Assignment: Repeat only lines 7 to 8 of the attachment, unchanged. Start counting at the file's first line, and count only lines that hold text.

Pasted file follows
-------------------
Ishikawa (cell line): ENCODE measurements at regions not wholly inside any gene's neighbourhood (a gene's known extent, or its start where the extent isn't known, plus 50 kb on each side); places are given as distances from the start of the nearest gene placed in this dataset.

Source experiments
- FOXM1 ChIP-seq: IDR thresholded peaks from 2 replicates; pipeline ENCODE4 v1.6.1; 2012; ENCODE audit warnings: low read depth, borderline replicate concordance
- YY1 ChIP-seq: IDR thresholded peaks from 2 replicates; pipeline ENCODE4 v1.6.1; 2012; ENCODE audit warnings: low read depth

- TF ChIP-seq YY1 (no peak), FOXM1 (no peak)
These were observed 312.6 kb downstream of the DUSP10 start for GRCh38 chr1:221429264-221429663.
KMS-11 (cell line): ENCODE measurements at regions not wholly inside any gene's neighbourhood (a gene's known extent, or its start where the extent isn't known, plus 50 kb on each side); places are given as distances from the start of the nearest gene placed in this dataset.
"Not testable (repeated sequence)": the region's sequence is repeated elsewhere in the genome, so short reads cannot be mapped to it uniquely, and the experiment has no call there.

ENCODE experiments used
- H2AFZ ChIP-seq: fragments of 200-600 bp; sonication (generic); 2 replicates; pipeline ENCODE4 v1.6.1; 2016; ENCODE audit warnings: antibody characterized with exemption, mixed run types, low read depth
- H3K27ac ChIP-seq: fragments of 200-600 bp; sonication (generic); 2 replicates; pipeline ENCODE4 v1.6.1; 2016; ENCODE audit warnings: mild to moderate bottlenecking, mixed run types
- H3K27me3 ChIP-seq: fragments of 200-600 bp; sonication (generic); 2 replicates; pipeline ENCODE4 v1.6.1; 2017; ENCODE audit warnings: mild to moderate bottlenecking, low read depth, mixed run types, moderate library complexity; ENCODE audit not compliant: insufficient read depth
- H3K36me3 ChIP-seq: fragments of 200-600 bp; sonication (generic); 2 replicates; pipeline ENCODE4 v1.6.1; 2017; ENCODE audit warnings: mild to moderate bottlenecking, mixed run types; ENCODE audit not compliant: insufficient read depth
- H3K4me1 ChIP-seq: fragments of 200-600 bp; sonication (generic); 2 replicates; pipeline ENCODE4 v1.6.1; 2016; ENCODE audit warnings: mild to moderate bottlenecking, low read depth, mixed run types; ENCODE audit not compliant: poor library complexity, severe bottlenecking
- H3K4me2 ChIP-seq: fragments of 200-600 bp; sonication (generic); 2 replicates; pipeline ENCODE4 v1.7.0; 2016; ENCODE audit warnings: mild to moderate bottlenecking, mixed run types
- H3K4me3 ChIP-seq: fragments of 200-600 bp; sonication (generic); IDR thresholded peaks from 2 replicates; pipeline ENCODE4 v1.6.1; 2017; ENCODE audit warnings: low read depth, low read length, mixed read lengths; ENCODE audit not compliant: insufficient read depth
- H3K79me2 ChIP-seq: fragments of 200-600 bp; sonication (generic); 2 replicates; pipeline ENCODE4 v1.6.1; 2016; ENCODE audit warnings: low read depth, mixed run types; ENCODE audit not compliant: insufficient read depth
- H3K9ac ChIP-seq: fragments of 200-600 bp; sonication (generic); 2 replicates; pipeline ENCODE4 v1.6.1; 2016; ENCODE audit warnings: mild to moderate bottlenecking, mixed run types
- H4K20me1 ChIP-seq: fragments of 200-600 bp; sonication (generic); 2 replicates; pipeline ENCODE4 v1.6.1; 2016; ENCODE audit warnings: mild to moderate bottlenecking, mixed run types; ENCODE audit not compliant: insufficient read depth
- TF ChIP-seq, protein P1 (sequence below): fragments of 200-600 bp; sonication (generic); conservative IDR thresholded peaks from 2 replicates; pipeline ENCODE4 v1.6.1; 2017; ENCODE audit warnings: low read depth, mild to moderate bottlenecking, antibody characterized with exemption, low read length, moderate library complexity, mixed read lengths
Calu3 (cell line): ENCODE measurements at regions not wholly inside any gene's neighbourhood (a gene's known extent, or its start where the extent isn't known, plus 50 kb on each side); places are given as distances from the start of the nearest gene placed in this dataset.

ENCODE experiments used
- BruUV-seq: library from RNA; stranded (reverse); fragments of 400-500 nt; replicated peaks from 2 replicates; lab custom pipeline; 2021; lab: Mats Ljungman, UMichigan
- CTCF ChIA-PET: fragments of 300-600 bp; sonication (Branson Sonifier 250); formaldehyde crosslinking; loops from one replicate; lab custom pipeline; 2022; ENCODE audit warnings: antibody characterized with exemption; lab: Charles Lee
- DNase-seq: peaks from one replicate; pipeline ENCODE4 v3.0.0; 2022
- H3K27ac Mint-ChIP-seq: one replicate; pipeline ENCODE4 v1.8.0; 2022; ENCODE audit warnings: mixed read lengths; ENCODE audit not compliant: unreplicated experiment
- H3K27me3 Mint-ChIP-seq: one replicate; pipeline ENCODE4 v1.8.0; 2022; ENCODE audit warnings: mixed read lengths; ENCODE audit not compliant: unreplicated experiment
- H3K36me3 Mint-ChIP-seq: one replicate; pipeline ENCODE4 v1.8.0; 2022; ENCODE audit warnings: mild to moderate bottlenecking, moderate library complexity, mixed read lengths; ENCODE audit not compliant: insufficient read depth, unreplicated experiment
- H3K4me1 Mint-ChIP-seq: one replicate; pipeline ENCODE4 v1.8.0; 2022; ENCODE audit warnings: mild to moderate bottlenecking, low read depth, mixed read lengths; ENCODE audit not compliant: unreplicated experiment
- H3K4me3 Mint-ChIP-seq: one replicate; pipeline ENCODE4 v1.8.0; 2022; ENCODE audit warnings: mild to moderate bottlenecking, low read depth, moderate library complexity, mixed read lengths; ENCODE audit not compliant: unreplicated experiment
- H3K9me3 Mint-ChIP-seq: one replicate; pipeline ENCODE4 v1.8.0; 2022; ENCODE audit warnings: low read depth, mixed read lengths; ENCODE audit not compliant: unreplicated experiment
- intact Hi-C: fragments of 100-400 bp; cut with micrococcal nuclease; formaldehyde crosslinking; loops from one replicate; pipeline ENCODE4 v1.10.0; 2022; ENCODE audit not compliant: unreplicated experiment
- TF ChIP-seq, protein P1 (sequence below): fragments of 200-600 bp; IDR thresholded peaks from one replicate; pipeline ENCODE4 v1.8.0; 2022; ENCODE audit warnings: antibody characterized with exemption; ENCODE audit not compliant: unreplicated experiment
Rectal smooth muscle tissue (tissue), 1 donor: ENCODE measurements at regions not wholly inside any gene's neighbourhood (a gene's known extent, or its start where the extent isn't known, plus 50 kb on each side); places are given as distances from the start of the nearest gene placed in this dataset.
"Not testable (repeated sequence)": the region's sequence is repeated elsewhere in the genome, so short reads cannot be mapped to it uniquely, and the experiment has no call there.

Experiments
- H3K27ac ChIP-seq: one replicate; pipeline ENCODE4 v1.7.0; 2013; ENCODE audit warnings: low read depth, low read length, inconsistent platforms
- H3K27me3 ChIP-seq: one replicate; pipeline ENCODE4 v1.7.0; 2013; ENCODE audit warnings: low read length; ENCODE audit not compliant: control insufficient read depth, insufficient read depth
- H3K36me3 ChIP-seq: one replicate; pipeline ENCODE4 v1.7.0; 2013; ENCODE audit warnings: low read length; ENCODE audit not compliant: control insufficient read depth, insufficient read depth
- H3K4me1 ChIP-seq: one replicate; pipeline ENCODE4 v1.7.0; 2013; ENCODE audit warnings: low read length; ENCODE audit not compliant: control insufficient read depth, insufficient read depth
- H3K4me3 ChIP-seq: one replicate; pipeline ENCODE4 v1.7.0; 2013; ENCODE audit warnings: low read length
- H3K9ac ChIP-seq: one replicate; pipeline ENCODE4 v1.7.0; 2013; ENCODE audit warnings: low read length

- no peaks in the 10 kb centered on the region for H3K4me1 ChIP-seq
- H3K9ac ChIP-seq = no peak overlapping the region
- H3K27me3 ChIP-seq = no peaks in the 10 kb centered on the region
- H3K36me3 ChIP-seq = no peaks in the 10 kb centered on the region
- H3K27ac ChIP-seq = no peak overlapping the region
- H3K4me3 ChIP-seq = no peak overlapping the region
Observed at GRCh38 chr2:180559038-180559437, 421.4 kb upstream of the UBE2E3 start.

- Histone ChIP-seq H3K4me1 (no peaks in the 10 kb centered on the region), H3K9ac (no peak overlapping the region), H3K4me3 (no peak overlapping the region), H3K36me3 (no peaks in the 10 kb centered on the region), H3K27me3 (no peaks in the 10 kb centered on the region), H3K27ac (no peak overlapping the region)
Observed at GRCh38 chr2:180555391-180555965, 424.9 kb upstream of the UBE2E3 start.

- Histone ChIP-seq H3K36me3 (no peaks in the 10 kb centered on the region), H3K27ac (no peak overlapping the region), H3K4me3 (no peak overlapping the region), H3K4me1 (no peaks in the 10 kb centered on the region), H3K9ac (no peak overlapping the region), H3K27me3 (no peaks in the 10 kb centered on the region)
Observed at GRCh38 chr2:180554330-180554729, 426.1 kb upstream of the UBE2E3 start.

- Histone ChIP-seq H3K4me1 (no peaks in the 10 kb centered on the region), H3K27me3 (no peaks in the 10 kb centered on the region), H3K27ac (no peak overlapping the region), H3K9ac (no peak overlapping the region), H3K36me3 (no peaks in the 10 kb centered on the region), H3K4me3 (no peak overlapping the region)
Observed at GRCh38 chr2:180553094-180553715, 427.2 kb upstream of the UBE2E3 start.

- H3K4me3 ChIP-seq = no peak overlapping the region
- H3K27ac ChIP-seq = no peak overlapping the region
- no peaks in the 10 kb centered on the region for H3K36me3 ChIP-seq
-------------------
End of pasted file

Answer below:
KMS-11 (cell line): ENCODE measurements at regions not wholly inside any gene's neighbourhood (a gene's known extent, or its start where the extent isn't known, plus 50 kb on each side); places are given as distances from the start of the nearest gene placed in this dataset.
"Not testable (repeated sequence)": the region's sequence is repeated elsewhere in the genome, so short reads cannot be mapped to it uniquely, and the experiment has no call there.